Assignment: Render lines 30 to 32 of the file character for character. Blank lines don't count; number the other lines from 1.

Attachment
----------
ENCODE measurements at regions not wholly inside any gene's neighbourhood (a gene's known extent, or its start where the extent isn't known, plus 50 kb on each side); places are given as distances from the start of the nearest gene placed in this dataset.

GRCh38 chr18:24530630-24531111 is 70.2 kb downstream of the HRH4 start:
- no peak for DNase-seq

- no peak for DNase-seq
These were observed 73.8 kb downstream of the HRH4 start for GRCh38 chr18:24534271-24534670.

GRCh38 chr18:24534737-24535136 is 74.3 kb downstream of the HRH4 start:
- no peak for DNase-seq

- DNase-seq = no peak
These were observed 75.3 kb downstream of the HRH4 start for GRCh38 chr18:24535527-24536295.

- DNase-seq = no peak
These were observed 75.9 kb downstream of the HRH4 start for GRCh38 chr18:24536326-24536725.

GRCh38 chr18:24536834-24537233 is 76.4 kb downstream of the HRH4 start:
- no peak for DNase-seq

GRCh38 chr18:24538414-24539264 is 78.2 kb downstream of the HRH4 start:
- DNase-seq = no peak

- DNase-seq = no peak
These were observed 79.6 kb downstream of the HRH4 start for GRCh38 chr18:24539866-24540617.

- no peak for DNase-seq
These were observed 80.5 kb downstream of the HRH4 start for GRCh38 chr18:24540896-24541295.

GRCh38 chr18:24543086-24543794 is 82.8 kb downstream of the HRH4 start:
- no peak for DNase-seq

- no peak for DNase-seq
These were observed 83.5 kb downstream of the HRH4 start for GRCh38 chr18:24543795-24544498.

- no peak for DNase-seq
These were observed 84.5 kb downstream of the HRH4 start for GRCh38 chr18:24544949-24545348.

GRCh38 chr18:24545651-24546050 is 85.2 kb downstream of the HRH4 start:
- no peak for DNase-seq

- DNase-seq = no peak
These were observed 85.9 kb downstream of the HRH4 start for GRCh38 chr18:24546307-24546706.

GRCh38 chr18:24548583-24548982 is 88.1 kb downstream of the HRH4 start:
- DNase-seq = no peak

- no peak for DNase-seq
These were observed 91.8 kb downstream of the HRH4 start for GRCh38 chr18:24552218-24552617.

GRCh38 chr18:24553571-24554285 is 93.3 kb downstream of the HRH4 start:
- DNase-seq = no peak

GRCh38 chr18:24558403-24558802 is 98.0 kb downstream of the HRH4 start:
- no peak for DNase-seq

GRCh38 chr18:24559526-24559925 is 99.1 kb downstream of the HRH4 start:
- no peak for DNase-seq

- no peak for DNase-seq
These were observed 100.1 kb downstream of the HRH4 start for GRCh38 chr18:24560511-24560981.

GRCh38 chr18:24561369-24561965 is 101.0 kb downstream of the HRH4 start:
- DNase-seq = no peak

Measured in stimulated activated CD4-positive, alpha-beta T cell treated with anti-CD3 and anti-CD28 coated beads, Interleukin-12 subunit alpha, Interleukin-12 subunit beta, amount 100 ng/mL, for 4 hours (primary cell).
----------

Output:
GRCh38 chr18:24548583-24548982 is 88.1 kb downstream of the HRH4 start:
- DNase-seq = no peak

- no peak for DNase-seq